193. Aquila was a Jew of Pontus in Asia Minor, converted to Christ, and his wife probably also a native of Asia Minor (Acts 18:2). Here women were held in great honor, as Professor W.M. Ramsay of Aberdeen University clearly shows in his valuable books, The Church in the Roman Empire, and The Cities and Bishoprics of Phrygia. This woman would expect to take her position as on a perfect equality with her husband, and the attempt to do so on her part would at once arouse the ire of the Palestinian Jews who pursued Paul wherever he went, the so called “Judaizers,” bent on winning the Church back to Judaism. We believe this is what stirred up the “woman question” at Corinth, and led to Paul’s two famous utterances in the Epistle.

194. Says Prof. Ramsay: “The honors and influence which belonged to women in the cities of Asia Minor form one of the most remarkable features in the history of the country. In all periods the evidence runs on the same lines. On the border between fable and history we find the Amazons. The best authenticated cases of Mutterrect[5] belong to Asia Minor. Under the Roman Empire we find women magistrates, presidents at games, and loaded with honors. The custom of the country influenced even the Jews, who at least in one case appointed a woman at Smyrna to the position of archisyna-gogus” (“ruler of the synagogue”). Again he says: “Among the Asian Jews, women took an unusually prominent place.” But later, when Priscilla was at Corinth, she was in a totally different atmosphere, as regards the position of woman. Here, all she did would be subject to severe criticism by the “Judaizers,” and by the Jews, who must have hated her for having instructed Apollos so well that he was converting many of their number to Christianity (Acts 18:26,28, and 19:1); and St. Paul could not have given a woman such prominence under any circumstances without angering the Jews, for the latter (of a later date at least, and probably by this time), forbade that women should even learn the Scriptures, much less teach them.

195. For candid scholars admit that, according to the best manuscript authority Acts 18:26 should read as in the R.V.(not as in the A.V.) that is Priscilla and Aquila expounded” unto Apollos the Way of God; and Dean Alford says. “There are certain indications that he himself (Aquila) was rather the ready and zealous patron than the teacher; and this latter work, or a great share of it, seems to have belonged to his wife, Prisca or Priscilla. She is ever named with him, even in Acts 18:26, where the instruction of Apollos is described.” When first met with, and comparative strangers to St. Paul and Luke, the husband is mentioned first, according to usual custom (Acts18:2), but quickly the order changes: after eighteen months’ acquaintance (Acts 18:11) Priscilla is mentioned first (Acts 18:18,26; Romans 16:3; 2 Timothy 4:19) with a single exception (1 Corinthians 16:19 ).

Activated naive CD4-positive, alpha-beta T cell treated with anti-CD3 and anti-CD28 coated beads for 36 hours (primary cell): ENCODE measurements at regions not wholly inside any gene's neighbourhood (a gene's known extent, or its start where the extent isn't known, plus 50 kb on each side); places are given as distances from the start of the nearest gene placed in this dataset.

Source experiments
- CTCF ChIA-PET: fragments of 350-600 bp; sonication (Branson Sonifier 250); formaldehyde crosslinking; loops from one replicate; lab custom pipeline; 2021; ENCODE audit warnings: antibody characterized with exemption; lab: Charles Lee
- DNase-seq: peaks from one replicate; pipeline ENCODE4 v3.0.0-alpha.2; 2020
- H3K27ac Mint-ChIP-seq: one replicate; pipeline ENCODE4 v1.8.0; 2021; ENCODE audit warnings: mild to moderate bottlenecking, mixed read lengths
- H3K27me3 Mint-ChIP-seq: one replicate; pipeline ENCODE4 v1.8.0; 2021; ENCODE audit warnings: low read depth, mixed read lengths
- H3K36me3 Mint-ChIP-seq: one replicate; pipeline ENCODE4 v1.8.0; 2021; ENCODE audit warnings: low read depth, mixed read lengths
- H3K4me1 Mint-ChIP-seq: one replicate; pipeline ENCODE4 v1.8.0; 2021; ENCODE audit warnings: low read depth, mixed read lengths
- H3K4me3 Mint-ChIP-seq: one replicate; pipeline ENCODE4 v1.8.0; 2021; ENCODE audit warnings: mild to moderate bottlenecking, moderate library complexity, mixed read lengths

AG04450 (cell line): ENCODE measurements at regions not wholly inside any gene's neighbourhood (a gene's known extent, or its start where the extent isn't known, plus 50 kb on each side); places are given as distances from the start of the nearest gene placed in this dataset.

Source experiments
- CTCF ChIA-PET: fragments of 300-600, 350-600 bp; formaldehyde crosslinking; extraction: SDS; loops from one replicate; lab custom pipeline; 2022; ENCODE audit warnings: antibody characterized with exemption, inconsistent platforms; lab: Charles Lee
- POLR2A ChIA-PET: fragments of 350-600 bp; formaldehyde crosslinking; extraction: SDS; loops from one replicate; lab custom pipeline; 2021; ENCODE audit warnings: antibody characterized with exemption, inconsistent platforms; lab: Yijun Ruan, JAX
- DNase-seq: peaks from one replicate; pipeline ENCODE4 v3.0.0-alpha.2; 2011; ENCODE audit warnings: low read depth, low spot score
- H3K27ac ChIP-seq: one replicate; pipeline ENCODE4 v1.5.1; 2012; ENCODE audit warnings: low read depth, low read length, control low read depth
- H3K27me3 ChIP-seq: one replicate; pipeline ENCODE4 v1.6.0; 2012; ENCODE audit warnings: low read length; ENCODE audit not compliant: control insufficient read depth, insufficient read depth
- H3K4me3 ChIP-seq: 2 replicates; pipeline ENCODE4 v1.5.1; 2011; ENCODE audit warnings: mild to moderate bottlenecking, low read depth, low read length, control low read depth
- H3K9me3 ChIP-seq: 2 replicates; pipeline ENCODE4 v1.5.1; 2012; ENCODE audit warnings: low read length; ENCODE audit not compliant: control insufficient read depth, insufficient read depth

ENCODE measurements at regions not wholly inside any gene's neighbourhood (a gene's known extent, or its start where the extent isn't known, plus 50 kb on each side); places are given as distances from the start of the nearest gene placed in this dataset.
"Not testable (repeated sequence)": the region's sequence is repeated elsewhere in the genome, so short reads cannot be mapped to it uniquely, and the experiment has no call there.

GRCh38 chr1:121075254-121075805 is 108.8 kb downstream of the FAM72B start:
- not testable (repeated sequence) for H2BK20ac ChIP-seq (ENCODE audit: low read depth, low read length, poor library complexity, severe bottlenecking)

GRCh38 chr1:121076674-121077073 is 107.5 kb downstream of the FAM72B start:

196. We are not accustomed to look to German sources for broad-minded statements as regards women, therefore we the more readily turn in that direction for a statement as to Priscilla’s position in the Apostolic Church. Prof. Harnack of Berlin says, “In any case she must have been associated with and more distinguished than her husband. That is verified from Acts 18:26 and Rom 16:3, convincingly. For according to the former passage not only Aquila, but she also instructed Apollos. One is allowed to infer from it that she was the chief instructor; otherwise she would scarcely have been mentioned. And in the Roman Epistle Paul calls her and Aquila not the latter only his ‘fellow-laborers in Christ Jesus.’ This expression, not so very frequently employed by Paul, signifies much. By its use Priscilla and Aquila are legitimized official Evangelists and Teachers. Paul adds, moreover the following: ‘Who for my life laid down their own necks; unto whom not only I give thanks, but also all the churches of the Gentiles.‘ To what heroic service the first half of this clause refers we unfortunately know not. From the second part it follows that the Christian activity of the couple was genuinely ecumenical work. Why ‘all the churches of the Gentiles’ were obliged to thank Priscilla and Aquila Paul does not say.” Then Dr. Harnack adds in a footnote, quoting the views of Origen and Chrysostom as in accord with his own, “That the thanks of the Gentile churches relate only to the fact that Priscilla and Aquila saved the life of the Apostle is to me not probable.”

(To be continued.)

[4] The meetings of the Corinthian Church were probably held in the house of Gaius (1 Cor. 1:14; Rom. 16:23).

[5] Matriarchy, see pars. 53ff.